Mixtapes for Hookers


The Best of 2012, Part 1


50. Grimes, Oblivion
Lisping and noodly, I can see how this outwardly precious song might drive people nuts. Even more so since Grimes became something of a critical phenomenon this year, in that way where she was beloved by bloggers and largely ignored by anyone who doesn’t read music blogs. Nevertheless, I like how catchy it is, and I’ll always hold a candle for dance music recorded in people’s bedrooms.


49. Kelly Clarkson, Stronger (What Doesn’t Kill You)
It seems like so long ago now that this song was ubiquitous, spending three weeks atop the Billboard Singles Chart (and becoming her biggest-ever single, in that regard). It seems like one of those songs that’s all chorus, but my favorite parts are actually the pre-chorus and the fidgety guitar bits that start and end the song, popping up here and there to keep listeners on edge.


48. Nelly Furtado, Big Hoops (Bigger The Better)
The first single from Furtado’s already-forgotten The Spirit Indestructible album, this song failed to catch on for several reasons for this: a forty-five second drum-and-bass breakdown that has nothing to do with the rest of the song and the fact that she’s largely name-checking early-nineties R&B groups that most people don’t remember, mainly. (Even I had to remind myself what a Hi-5 haircut looked like.) Also the video was a visually pleasant but ultimately very weird mix of Native American dancers and Swarowski product placement.


47. Miguel, Adorn
I only like one male-fronted R&B slow jam every five years or so, if that, but Miguel’s “Sexual Healing” update has really been winning me over recently. The lead single from his Kaleidoscope Dream album, Miguel wrote and produced the song himself, indicating that the man’s talents aren’t entirely vocal. His voice, though, is something, emotive and seductive without veering into overly cheesy histrionics.


46. Nero, Promises
This was a big hit in England in the summer of 2011, but this year it crossed over to become a (minor) American hit. (I spent way too long debating whether this song should qualify for this list at all.) And while dubstep is the laughingstock of the dance music world (and, from what I can tell, of the indie rock world) I actually really like songs with this amount of bombast.


45. Timo Pieni Huijaus, Pleiboi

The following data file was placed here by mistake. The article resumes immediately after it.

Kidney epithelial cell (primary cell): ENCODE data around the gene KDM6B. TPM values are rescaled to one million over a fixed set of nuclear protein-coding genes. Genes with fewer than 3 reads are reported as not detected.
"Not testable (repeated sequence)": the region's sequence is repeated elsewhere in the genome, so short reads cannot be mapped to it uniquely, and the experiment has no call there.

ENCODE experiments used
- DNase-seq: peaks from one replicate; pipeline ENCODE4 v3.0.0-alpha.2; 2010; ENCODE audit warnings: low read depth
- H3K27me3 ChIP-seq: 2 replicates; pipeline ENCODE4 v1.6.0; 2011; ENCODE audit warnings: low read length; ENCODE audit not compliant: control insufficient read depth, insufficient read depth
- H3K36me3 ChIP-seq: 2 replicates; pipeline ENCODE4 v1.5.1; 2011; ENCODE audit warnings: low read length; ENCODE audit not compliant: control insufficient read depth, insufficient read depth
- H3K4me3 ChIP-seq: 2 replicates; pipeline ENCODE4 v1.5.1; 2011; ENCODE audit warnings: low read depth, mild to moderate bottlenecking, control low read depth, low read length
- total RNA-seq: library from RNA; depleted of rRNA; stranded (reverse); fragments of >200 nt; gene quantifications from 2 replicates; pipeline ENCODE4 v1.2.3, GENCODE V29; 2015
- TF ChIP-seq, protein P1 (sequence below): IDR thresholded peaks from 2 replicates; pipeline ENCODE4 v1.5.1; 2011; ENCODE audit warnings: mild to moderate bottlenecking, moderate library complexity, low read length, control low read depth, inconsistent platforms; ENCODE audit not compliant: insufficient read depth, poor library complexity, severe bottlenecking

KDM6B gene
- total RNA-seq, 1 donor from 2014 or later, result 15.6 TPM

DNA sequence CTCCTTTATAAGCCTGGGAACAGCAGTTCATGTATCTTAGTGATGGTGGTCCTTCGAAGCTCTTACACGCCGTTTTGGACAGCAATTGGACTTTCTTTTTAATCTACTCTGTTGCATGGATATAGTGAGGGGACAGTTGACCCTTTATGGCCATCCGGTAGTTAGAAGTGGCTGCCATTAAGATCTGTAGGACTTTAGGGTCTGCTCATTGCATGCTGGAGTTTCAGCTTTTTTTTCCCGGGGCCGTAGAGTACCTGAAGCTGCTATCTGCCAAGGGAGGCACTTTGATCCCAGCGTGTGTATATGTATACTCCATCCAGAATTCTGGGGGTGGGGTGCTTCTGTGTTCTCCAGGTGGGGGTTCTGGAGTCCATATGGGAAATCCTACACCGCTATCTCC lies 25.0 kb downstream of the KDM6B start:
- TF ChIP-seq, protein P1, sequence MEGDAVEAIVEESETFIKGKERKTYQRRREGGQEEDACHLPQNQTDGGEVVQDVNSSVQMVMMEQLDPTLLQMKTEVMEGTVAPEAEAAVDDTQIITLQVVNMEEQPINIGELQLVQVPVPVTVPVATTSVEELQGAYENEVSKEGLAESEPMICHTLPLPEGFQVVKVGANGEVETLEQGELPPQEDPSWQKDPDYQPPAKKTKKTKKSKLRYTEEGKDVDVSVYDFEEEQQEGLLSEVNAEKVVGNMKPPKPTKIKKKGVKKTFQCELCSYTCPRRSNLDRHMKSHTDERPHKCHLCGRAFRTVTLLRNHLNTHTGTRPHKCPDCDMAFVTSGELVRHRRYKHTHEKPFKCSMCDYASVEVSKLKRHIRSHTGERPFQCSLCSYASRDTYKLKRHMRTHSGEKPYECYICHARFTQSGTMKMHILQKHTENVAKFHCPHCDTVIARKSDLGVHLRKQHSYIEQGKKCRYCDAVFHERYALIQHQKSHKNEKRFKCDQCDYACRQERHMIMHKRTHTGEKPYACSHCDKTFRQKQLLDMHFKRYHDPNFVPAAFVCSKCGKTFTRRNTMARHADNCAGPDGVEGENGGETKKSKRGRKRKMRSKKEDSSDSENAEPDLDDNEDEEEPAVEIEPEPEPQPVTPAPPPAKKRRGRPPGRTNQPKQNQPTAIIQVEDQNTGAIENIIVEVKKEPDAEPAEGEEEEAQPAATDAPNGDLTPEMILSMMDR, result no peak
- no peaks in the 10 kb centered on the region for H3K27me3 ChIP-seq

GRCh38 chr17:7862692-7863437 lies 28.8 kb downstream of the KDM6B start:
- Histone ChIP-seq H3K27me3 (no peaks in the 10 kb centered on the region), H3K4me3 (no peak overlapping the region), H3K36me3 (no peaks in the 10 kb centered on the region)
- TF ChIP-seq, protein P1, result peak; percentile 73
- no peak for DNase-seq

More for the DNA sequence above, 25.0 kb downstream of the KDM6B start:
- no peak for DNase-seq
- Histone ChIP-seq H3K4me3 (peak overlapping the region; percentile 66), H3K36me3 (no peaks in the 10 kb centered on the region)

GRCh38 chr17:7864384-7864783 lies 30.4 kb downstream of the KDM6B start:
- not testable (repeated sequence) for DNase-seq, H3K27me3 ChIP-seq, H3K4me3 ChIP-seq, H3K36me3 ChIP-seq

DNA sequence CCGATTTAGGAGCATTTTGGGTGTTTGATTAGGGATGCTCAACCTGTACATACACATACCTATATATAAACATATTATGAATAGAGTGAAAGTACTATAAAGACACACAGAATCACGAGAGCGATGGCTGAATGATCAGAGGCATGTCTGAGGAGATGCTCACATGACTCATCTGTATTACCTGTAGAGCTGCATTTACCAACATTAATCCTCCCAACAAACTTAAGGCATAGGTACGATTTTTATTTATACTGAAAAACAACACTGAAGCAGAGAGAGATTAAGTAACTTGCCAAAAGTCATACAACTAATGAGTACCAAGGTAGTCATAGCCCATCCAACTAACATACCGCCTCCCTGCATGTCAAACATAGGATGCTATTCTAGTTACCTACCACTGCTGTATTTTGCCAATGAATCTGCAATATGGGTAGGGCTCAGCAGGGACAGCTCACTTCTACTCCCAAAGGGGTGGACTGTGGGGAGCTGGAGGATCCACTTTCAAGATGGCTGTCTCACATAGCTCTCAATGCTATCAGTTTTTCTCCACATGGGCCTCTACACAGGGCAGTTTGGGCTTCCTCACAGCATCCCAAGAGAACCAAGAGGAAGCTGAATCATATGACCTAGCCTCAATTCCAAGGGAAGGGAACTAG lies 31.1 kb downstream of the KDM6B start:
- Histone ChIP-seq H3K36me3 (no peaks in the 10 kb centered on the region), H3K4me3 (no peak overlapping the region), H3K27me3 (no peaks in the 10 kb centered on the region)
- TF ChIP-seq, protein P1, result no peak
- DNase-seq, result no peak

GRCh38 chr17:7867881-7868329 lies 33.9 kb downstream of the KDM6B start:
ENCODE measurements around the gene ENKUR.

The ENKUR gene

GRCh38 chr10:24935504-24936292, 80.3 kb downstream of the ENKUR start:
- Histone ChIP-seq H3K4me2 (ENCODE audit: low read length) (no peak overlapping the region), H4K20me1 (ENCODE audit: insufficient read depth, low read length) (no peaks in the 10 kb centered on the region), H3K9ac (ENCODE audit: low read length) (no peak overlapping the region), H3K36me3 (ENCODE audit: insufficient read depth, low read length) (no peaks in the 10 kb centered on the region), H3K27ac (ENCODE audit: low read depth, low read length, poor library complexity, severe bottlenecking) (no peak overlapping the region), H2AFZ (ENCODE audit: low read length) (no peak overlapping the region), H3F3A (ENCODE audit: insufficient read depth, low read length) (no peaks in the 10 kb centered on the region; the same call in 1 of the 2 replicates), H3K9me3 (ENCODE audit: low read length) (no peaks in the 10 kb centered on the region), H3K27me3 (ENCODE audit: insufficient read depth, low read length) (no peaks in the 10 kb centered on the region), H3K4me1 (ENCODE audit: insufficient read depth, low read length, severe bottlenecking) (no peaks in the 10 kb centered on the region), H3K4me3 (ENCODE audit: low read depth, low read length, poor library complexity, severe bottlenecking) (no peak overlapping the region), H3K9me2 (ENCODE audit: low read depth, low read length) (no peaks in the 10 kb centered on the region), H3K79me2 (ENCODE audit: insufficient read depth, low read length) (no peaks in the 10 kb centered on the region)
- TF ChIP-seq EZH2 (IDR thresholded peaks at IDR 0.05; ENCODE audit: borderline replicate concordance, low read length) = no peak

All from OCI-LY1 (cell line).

At some point in my desperation for new music one night, I feel down a Youtube k-hole and ended up giving myself a crash course in Finnish hip-hop. It exists, for one thing, which I guess most people don’t realize. This single, from Huijaus’ album Kaikki loppuu, samples Finland’s 1966 Eurovision entry and therefore scores some bonus points. I have no idea what he’s singing about, though I confirmed via some shady lyrics website that he does rhyme “duckface” with “fuckface” (in English).


44. Cat Power, Manhattan
As I was introduced to Cat Power via Moon Pix and The Covers Record, I was disappointed in her sober, happier albums, even as I was glad to see things looking up for Chan Marshall the person. I think she’s finally found a good mid-point, though. Jukebox was pretty good album, but “Manhattan” is a really good song. For five minutes it bubbles along with Schroeder-ish piano bits and really well-mixed drums.


43. Bruno Mars, Locked Out Of Heaven
Listening to Bruno Mars is a lot like watching a telenovela, normally, with the sensitive singer drawn to hammy, over-the-top metaphors about morphine drips and jumping in front of trains to describe whatever girl is bugging him that day. What Mars needed, it turns out, is clever producer/historic appropriator Mark Ronson, who added a fun backing track that sounds more like a Police song than many Police songs do. It works.


42. Kraftklub, Songs Für Liam
Remember Art Brut? Like, when Art Brut were good? I miss Art Brut, and all the bands that sounded like Art Brut circa 2007, all jokey and critical about the music industry but with fun guitar lines. This song is very much of that ilk. The only words I could really understand amidst all the German were “Arctic Monkeys”, but the chorus translates roughly into “When you kiss me Noel is writing songs for Liam again!”


41. Beach House, Lazuli
Oh, Beach House. Every song you make sounds more or less the same, and yet they’re all so good! “Lazuli” was released in advance of the album Bloom, yet another record I got very excited about and then didn’t buy, but the song itself is really very good.


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